The contemporary coorgi brides:

The most important part of a Coorgi wedding is the Netti Bottu, which is a Matha Patti embellished with jewels. Apart from that, the bride wears gold earrings known as Muthina Vole Jhumka made of rubies, gold, and pearls. Her hands are adorned with a variety of Kaippelli and an assortment of Kadas and bridal bangles.

The klassic Kannadiga bride:

Right from the necklace, to the Mangalsutra, the multiple gold chains, bangles, earrings, toe rings, and Maang Tikka, the jewelry of this bride symbolizes various Gods and Goddesses, Kannadiga brides are covered with gold from head to toes. A perfect example if you’re considering wearing temple jewelry on any of your functions.

The one with the Tamil brides:

Tamil weddings are always seen on the big screen giving us a fair idea of the real South Indian bridal jewelry sets (to give us an idea), the actual amount of gold worn by a Tamilian bride is more than that. Take a bow for carrying all that jewelry weight, Tamil ladies!

To the cheerful Chettiar bride:

The jewelry in a Chettiar wedding is inspired by the different Gods and Goddesses and is worn with a traditional Kanjeevaram saree. You can choose from a host of options including the Kempu Kal Mothiram, which are rings studded with different gemstones, and the Kempu Kal Valai, the heavy gold bangles. You can also pick from the Netti Chutti, which is a long gold chain, and the Mulla Muttu Maalai, a long gold necklace.

The golden Gounder bride:

A Gounder bride is covered in gold. With different kinds of arm jewelry, bangles, and necklaces in different sizes, the designs will just make your heart skip a beat!

To the beautiful Brahmin brides:

The various gold waistbands, necklaces, and armbands studded with precious stones that are worn by the brides are the center of everyone’s attention. Now that’s a whole lot of investment, but you can give the waistbands a thought, right? Another accessory that is so beautifully a part of a bride’s trousseau, the Poola Jada which adorns the bride’s plait to its whole length.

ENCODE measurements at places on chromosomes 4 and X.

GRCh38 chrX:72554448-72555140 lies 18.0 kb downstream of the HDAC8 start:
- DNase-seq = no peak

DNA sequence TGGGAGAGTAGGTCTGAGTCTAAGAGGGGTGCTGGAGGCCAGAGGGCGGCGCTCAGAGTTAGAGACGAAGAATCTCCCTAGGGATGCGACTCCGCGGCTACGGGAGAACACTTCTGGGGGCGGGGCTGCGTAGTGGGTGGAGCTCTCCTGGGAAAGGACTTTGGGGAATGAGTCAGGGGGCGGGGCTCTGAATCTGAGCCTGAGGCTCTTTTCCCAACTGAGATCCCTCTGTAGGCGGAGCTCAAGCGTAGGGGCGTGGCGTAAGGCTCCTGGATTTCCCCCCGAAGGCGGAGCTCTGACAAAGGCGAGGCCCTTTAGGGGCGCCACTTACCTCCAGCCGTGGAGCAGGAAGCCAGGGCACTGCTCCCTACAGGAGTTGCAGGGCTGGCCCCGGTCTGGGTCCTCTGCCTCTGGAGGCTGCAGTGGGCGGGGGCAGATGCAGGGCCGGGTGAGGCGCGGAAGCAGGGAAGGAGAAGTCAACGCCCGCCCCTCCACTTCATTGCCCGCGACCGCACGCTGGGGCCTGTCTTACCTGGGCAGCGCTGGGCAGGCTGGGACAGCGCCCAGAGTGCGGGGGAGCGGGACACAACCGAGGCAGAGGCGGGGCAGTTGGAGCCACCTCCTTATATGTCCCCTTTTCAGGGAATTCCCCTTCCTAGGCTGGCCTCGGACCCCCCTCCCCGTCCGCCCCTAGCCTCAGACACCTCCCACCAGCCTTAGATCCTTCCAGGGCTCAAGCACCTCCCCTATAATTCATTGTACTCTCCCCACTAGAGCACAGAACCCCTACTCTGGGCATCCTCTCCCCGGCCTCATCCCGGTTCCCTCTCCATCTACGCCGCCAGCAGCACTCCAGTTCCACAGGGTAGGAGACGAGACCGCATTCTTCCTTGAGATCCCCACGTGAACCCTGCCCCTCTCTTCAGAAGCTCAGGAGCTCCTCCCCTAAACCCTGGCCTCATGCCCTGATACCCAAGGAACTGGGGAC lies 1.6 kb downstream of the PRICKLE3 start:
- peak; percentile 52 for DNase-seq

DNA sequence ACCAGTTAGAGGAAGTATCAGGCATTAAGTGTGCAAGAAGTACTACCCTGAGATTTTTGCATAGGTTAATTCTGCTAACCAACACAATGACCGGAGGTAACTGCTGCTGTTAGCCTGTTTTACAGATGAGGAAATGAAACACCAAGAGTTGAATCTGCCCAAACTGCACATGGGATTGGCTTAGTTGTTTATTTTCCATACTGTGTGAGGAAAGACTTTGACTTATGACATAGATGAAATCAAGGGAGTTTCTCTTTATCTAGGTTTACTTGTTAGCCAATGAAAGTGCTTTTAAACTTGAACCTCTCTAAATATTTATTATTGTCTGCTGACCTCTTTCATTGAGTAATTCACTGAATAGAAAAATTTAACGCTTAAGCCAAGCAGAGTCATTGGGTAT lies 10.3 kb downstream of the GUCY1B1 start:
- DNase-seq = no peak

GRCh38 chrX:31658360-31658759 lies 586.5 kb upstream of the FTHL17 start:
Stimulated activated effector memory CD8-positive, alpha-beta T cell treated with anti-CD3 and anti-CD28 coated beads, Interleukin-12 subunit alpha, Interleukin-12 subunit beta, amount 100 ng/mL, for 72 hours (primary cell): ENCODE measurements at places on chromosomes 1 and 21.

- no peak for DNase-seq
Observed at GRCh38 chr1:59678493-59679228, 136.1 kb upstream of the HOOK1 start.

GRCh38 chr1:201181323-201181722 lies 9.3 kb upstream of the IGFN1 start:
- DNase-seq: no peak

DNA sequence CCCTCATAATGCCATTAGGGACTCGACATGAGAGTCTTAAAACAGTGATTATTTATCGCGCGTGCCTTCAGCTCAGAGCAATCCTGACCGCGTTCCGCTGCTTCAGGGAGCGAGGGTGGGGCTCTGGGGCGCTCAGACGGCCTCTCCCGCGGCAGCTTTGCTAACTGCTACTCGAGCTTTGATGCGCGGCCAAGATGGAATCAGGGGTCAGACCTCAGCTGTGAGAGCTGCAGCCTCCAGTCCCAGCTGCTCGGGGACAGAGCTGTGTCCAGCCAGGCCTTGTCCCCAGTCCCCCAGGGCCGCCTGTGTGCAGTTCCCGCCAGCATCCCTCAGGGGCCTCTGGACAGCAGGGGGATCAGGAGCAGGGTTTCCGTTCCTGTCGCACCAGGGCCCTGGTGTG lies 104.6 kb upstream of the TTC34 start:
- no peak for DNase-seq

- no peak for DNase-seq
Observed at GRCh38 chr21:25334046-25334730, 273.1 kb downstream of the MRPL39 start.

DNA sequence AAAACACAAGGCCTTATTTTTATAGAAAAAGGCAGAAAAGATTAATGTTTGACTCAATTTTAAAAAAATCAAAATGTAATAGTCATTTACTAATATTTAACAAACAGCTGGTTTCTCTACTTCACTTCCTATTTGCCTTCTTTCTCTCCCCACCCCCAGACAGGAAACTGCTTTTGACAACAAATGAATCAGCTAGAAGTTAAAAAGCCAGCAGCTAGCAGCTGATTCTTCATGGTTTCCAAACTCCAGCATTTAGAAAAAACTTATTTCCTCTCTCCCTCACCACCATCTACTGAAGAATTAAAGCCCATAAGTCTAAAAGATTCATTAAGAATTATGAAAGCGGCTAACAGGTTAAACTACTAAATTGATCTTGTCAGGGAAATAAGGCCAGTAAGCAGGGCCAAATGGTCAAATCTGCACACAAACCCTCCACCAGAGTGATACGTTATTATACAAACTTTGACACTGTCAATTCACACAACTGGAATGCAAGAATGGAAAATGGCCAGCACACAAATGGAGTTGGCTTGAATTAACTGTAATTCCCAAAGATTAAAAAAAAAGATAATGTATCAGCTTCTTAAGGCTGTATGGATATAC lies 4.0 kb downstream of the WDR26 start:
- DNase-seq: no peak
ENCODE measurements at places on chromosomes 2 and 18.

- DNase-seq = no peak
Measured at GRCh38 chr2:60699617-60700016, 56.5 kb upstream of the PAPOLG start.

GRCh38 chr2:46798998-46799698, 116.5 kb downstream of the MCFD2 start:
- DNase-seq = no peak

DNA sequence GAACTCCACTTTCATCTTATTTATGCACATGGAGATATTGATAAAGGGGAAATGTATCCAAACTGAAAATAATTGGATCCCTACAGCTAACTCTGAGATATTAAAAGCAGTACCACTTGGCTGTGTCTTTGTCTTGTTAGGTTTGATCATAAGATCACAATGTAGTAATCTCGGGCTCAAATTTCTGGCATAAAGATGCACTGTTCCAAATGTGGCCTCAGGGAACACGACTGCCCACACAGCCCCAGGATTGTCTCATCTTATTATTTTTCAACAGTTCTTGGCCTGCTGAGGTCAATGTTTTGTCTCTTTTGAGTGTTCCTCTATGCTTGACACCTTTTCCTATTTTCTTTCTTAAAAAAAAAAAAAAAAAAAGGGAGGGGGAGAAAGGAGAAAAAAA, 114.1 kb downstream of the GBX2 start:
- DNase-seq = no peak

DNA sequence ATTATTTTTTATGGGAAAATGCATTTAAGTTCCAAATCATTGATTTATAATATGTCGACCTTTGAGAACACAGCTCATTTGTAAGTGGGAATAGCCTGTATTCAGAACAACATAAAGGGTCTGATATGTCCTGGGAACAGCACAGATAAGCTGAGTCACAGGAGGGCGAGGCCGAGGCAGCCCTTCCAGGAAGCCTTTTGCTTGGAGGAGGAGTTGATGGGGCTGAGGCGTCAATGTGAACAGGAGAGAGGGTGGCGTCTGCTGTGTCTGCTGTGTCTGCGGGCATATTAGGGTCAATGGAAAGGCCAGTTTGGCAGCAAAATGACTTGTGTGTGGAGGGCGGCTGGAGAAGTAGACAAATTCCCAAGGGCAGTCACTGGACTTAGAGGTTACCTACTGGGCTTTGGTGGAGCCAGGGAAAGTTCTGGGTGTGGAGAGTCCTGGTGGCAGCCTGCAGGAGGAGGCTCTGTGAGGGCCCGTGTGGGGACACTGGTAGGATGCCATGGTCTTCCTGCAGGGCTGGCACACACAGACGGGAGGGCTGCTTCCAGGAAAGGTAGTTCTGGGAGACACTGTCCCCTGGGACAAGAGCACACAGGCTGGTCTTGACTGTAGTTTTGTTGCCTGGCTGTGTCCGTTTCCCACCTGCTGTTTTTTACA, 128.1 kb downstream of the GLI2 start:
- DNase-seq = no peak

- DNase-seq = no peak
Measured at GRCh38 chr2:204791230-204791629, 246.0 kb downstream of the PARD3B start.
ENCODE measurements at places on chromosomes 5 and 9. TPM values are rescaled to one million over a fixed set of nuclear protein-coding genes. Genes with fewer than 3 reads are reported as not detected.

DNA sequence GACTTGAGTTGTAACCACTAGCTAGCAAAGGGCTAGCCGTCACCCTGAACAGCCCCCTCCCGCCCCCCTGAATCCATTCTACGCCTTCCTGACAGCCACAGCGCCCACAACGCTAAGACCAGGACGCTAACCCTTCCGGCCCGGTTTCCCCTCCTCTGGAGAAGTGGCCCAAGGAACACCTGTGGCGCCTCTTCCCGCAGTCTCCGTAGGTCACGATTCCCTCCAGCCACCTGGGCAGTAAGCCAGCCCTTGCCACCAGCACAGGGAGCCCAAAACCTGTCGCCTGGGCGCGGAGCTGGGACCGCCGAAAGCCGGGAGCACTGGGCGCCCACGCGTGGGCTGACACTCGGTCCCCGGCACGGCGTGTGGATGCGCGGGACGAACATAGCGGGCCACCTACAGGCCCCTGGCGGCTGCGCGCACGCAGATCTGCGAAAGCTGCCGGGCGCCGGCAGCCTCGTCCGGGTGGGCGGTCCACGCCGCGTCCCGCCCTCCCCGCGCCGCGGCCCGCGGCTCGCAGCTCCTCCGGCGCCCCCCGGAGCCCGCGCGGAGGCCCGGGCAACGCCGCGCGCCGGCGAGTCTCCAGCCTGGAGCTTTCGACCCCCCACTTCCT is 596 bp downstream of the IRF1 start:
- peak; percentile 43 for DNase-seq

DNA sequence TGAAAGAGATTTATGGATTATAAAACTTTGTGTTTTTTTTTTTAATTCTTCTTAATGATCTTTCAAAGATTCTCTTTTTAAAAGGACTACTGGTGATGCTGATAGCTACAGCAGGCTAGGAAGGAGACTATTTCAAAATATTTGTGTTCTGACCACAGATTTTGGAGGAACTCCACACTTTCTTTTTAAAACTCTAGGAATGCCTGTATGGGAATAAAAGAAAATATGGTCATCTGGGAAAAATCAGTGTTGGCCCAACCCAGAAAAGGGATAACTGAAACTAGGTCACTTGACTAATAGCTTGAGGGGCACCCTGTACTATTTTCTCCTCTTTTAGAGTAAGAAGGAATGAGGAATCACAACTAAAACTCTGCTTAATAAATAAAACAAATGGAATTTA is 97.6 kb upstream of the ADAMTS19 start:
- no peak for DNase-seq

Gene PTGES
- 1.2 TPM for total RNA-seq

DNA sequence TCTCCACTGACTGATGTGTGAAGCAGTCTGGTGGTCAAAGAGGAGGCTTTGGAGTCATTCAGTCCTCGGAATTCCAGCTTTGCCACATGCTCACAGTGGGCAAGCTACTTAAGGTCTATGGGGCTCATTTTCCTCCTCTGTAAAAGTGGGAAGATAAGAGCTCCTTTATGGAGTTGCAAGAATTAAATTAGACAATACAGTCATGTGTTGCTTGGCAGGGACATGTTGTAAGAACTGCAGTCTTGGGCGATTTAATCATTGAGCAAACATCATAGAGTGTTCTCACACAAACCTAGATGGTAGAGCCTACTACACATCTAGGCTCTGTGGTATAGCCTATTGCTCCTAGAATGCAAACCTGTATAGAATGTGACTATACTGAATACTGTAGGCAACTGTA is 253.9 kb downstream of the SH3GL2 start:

The one with the Mallu brides:

Kerala weddings are nothing less than royal! There are the traditional South Indian bridal jewelry sets that every bride dons and then there’s diamond jewelry too.

The angelic Christian bride:

The Christian brides they show on the screen don’t do enough justice to their beauty, the Kerala Christian brides wear jewelry with designs inspired by nature and various Gods and Goddesses. These are more contemporary and include bangles, armbands, waistbands, Jhumkis, chokers, and anklets as well. 

The nawabi Muslim brides:

Almost the whole of a Muslim bride’s torso is hidden behind precious jewelry, each carrying a different meaning. With three different kinds of necklaces called the Padi Mala, Aalochana Mala, and the Chakrakanni Mala, made from gold and precious stones, earrings called Alicathu, Pachakallu, Mekkath and Jhimiki, headgear like Nettipattam, Mudipoo, Matti and Mudichakram, a waist belt called Arappatta and different kinds of bangles and rings, we tell you, being a bride is no mean feat!

The not-so-subtle Nair brides:

The Kerala Nair bride wears a bright silk saree and loads of south Indian bridal jewelry, which includes a lot of gold necklaces on her wedding day. The bridegroom and bride are wed in a simple ceremony amid grand arrangements.